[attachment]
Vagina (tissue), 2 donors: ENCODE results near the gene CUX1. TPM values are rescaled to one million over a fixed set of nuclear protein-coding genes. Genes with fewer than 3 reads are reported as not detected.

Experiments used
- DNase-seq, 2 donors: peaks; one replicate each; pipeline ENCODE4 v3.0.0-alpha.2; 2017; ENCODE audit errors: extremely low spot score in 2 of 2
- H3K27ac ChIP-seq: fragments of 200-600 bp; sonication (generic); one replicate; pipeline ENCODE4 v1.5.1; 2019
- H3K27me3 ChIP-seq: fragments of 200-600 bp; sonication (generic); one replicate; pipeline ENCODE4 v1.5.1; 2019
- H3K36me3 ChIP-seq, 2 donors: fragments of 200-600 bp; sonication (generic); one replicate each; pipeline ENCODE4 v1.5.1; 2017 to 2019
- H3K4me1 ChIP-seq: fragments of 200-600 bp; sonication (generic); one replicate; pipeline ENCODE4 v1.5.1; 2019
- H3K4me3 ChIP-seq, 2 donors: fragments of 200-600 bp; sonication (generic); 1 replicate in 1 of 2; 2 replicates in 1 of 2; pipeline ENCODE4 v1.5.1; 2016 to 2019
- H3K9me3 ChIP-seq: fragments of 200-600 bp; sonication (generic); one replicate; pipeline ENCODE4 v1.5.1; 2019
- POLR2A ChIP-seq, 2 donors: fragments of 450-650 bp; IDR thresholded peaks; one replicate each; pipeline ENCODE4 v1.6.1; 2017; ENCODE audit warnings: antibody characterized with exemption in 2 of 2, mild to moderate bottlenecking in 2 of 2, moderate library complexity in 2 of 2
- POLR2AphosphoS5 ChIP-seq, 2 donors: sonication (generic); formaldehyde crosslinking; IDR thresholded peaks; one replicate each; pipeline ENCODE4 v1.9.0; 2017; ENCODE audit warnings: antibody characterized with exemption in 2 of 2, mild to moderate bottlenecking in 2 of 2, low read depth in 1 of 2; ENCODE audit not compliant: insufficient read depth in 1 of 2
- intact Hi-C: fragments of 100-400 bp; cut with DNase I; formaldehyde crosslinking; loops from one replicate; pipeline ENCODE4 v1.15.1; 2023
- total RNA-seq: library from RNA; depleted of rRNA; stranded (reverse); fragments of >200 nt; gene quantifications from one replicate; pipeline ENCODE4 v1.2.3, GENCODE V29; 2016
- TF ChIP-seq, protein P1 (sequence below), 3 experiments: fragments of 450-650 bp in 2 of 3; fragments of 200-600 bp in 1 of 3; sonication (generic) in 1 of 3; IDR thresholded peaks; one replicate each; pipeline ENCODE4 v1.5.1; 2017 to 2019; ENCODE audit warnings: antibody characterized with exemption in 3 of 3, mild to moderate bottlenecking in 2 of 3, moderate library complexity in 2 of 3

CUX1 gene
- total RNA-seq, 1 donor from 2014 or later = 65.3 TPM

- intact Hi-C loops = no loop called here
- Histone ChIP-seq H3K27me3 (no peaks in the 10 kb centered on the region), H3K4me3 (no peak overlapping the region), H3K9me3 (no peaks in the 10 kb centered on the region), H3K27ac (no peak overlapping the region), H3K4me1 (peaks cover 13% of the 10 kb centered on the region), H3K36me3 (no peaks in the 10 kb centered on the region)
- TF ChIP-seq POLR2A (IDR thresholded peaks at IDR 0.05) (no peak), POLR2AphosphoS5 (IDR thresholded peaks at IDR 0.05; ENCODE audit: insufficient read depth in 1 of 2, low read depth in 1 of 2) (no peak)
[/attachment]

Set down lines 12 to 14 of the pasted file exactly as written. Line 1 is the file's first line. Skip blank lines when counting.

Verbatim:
- intact Hi-C: fragments of 100-400 bp; cut with DNase I; formaldehyde crosslinking; loops from one replicate; pipeline ENCODE4 v1.15.1; 2023
- total RNA-seq: library from RNA; depleted of rRNA; stranded (reverse); fragments of >200 nt; gene quantifications from one replicate; pipeline ENCODE4 v1.2.3, GENCODE V29; 2016
- TF ChIP-seq, protein P1 (sequence below), 3 experiments: fragments of 450-650 bp in 2 of 3; fragments of 200-600 bp in 1 of 3; sonication (generic) in 1 of 3; IDR thresholded peaks; one replicate each; pipeline ENCODE4 v1.5.1; 2017 to 2019; ENCODE audit warnings: antibody characterized with exemption in 3 of 3, mild to moderate bottlenecking in 2 of 3, moderate library complexity in 2 of 3